Blindsense (Ex) Utilizing a form of mechanical echolocation, the creature can locate all creatures within range of its blindsense ability, as long as it has line of effect to that creature. It need not make any Perception checks to discover such creatures, sensing them as fully and as easily as if the creature were standing there in plain sight of regular vision. The creature must be able to make its echolocation “scream” in order to receive the benefits of its blindsense ability. The echolocation scream is outside of the range of hearing of most bipedal beings; however, it is audible to a number of four-legged animals.

 

There are, of course, ways of evading echolocation, especially wherever there is access to advanced technology.

 

Darkvision (Ex) The ability to see with no light source at all, out to a range of 120 ft. Colors cannot be discerned with darkvision; it is black and white vision only. It is also not heat-based vision. It does not allow creatures to see anything that they could not see otherwise — invisible things remain invisible. The presence of light does not spoil darkvision.

 

Fingerless (Ex) While this creature does have fingers, they are not of a length or a jointedness to allow them to finely manipulate tools, thus preventing them from such tasks as painting or writing. (Though they have specifically been designed to allow for cupping and stroking.) In addition to preventing them from a number of mundane tasks, this construction prevents such creatures from wielding most weapons, including any gun that utilizes a grip or a trigger (ie, most of them). A wrist-mounted gun with a push-button trigger would work for such creatures, though.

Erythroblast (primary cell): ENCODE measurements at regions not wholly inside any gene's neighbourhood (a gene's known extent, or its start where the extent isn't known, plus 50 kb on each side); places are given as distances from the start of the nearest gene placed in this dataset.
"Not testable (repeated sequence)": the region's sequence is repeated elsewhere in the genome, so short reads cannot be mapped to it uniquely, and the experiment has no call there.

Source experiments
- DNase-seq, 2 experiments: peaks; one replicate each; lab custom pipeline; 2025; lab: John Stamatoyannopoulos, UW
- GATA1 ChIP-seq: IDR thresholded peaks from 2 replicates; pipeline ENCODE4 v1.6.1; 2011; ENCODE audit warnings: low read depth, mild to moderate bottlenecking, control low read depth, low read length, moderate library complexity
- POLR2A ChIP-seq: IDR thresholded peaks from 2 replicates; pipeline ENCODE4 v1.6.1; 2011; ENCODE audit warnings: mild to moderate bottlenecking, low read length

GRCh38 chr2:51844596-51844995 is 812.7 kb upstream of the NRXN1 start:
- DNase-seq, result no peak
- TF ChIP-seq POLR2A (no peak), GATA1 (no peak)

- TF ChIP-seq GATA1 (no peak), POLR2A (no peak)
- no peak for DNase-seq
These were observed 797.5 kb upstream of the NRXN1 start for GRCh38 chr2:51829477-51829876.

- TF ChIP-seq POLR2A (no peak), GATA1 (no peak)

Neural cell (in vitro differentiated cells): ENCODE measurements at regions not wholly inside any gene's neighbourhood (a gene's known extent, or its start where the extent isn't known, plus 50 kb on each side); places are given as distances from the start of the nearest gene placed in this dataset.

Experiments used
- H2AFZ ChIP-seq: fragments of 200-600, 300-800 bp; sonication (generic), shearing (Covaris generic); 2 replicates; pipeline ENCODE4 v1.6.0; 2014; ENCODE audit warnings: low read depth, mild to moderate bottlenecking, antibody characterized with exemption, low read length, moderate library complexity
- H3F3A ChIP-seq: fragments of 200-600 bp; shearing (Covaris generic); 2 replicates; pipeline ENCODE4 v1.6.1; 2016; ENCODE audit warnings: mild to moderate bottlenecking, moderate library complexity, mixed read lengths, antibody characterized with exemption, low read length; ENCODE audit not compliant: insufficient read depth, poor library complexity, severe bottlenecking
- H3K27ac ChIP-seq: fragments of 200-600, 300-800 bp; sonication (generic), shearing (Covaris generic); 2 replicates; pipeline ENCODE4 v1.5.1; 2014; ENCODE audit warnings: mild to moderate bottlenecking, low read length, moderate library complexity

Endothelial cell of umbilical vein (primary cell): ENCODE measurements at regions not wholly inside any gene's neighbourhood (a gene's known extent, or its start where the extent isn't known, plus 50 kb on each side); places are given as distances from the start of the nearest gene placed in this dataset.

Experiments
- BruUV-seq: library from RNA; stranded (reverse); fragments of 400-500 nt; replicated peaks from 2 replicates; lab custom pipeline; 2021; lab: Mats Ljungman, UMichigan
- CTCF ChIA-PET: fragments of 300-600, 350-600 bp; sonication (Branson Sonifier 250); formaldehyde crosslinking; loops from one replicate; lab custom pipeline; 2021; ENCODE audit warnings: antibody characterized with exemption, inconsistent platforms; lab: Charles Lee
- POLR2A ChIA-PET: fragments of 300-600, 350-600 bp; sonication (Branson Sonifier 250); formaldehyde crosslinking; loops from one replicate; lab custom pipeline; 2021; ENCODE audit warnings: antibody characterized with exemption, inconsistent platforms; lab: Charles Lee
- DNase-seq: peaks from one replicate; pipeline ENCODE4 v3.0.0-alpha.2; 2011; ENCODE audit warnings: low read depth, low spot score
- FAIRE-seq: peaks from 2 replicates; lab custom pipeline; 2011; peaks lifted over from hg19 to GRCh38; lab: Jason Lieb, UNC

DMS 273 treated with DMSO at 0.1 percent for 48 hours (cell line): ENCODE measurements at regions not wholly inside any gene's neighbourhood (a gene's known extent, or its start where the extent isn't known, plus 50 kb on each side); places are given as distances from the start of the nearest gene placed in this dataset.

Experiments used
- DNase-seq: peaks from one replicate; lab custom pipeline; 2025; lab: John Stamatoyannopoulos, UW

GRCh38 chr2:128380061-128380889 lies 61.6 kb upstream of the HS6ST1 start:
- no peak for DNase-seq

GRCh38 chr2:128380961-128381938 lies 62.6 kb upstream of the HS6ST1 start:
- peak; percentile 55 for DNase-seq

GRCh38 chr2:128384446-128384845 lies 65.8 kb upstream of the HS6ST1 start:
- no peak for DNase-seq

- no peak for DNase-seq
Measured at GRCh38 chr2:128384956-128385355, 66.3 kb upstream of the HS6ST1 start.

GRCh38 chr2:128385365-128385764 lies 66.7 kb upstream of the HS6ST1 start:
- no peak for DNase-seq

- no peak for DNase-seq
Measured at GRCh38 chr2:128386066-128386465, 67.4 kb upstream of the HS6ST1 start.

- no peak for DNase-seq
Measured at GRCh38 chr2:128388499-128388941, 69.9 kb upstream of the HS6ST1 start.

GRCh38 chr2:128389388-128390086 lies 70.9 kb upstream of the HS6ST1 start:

Hooved (Ex) Despite being a bipedal creature, the creature has hooves instead of feet. This construction means that the creature is unsure of their footing, making it very easy for them to trip and fall, or to be tripped (already factored in), while also slowing their base movement. And they take these disadvantages without the normal counterbalancing advantage of being able to gallop that a hooved creature of four legs gains.

 

Language Chip Slots (Ex) As an entertainment droid, Ki3-S-Xs are designed with a certain amount of adaptability. One of those adaptabilities is languages: They come pre-programmed knowing a number of languages. However, despite their linguistic versatility, that number is far from sufficient in comparison to the number of languages encounterable within the Fringe. In order to compensate for that fact, the Ki3-S-Xs are built with a dozen computer language chip slots, a half-dozen in each horn. The slots are located on the backside of the horn, with individual coverings sliding open when pressed on in their right way, so allowing a new chip to be inserted, thus instantly granting the Ki3-S-X “knowledge” of a new language. Of course, any chip that is removed causes them to lose knowledge of the associated language. In other words, knowledge granted by the chips isn’t stored in the regular brain.